An interventional cardiology service was struggling with quality issues and lack of communication among the physicians and between cardiology and administration. Diminished quality of service and poor physician morale was the result. The Foundation began with an extensive peer review conducted by internationally known cardiologists, followed by a series of cardiac catheterization conferences and individual proctoring sessions carried out at the hospital. Although the cardiologists were unenthusiastic at first, they ultimately welcomed the opportunity to discuss their difficult cases and to receive direct interventional laboratory coaching where it was needed. After the Foundation review, the group reported that the overall quality of service had improved substantially, with an unexpected, but highly welcome improvement in the relationship between the cardiologists and hospital administrators. This was a major cause for the service’s turnaround, and they were “profoundly grateful” for the assistance the Foundation gave them. They are now voted one of the top 100 cardiology services in the U.S. Read more

Evaluating the Quality of Radiology Services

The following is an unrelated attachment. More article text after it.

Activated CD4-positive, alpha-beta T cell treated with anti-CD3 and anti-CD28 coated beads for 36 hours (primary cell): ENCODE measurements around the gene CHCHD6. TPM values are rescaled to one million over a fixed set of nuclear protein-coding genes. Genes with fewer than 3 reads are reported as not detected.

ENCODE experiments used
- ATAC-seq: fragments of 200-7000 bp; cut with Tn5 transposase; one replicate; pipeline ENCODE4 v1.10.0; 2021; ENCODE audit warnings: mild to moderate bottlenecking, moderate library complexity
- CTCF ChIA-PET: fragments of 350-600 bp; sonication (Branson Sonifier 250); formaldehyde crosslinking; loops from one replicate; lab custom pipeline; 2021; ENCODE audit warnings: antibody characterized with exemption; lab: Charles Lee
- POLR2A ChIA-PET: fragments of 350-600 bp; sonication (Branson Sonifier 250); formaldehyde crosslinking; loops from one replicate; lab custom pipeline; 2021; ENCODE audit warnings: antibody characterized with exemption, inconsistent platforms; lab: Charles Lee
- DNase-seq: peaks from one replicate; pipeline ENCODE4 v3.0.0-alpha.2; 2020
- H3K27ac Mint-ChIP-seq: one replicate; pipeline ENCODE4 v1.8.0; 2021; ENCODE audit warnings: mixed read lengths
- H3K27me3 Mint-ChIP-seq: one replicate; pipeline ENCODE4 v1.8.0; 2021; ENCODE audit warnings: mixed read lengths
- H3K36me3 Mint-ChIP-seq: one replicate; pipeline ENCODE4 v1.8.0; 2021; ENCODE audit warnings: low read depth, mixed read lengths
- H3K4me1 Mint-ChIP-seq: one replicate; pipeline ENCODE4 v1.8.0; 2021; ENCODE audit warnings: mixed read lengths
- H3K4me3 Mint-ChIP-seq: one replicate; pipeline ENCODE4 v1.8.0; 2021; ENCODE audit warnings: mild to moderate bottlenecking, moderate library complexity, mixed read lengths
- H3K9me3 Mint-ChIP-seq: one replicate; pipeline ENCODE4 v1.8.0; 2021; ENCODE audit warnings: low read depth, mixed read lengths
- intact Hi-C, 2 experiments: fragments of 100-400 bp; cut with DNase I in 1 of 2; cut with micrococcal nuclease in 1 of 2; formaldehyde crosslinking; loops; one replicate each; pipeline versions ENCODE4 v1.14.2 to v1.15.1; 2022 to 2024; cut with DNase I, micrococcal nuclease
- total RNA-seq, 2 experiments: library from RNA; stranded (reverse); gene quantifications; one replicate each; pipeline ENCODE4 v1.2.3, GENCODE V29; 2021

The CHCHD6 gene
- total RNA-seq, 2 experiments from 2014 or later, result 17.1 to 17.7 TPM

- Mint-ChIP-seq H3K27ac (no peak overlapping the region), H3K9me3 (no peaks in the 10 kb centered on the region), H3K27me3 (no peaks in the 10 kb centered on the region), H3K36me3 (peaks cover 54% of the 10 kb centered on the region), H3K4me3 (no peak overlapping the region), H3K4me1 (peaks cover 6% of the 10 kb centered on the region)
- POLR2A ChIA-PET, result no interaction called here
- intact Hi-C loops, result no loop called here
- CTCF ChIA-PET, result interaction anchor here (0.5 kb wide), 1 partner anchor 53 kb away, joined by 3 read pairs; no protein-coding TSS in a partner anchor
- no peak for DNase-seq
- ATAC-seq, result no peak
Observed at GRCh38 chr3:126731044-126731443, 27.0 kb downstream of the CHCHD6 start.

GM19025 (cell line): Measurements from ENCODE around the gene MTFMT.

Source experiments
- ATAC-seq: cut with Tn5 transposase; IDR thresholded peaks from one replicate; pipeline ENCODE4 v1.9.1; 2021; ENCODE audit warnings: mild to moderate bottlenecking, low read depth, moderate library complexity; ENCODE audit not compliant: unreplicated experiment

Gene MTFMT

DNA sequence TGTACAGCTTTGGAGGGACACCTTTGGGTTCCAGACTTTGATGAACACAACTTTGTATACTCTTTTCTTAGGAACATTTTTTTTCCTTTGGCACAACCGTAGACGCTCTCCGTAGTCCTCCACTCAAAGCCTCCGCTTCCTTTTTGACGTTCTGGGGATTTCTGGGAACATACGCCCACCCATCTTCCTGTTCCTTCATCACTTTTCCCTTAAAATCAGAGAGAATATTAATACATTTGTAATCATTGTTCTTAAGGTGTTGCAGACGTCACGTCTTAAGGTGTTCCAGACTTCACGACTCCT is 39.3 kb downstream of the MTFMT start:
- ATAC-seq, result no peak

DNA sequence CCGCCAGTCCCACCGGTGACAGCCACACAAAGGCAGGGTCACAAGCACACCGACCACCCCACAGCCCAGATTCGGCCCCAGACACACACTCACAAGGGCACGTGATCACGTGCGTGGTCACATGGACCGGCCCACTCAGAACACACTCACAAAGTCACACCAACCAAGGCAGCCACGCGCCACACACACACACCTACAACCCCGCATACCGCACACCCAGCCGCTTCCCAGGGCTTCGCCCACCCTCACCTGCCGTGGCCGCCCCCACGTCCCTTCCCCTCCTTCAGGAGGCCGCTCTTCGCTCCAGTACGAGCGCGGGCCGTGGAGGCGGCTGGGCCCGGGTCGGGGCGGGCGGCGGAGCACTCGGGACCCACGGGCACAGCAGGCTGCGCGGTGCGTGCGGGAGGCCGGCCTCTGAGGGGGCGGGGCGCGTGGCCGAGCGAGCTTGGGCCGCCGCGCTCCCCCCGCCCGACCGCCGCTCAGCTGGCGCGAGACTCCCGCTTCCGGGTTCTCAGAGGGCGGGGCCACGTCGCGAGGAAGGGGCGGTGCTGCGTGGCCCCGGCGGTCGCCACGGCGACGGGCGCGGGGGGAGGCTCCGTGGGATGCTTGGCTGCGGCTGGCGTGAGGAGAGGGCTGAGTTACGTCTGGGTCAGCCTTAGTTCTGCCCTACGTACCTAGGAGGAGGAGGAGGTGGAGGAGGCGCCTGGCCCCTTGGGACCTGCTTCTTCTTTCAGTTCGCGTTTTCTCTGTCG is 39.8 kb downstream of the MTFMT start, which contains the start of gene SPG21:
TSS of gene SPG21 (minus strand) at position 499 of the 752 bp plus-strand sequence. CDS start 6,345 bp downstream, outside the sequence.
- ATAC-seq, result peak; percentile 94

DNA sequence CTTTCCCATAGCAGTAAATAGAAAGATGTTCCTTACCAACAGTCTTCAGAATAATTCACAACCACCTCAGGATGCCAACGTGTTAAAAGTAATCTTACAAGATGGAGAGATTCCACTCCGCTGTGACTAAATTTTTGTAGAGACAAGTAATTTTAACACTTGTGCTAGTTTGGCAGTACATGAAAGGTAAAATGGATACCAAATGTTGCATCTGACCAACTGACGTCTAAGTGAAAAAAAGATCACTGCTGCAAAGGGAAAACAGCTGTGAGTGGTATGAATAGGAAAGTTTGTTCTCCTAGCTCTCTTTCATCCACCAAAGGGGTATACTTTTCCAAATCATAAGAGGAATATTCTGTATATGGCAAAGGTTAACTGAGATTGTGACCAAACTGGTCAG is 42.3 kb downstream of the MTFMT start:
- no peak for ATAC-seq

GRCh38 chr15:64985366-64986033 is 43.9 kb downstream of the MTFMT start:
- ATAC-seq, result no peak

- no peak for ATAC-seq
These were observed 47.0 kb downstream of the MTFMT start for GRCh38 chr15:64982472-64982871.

A large medical center was concerned about the quality and accuracy of reporting by their radiology staff and requested a comprehensive evaluation in areas of general radiography and fluoroscopy, ultrasonography, body computed tomography (CT), body magnetic resonance imaging (MRI), and neurological CT and MRI. An AMF site visit team found that although the overall quality of services and interpretations provided by the department as a whole was good, two physicians had higher than average overall error rates. Instances of unacceptably high error rates in certain subspecialty areas were documented, indicating a need for a greater emphasis on sub specialization in the department. Also, there was general deficiency in reporting due to varied and inconsistent reporting styles and lack of impressions compromising the clinical utility of reports. Recommendations by AMF resulted in successful action on the part of the hospital to address these deficiencies. Read more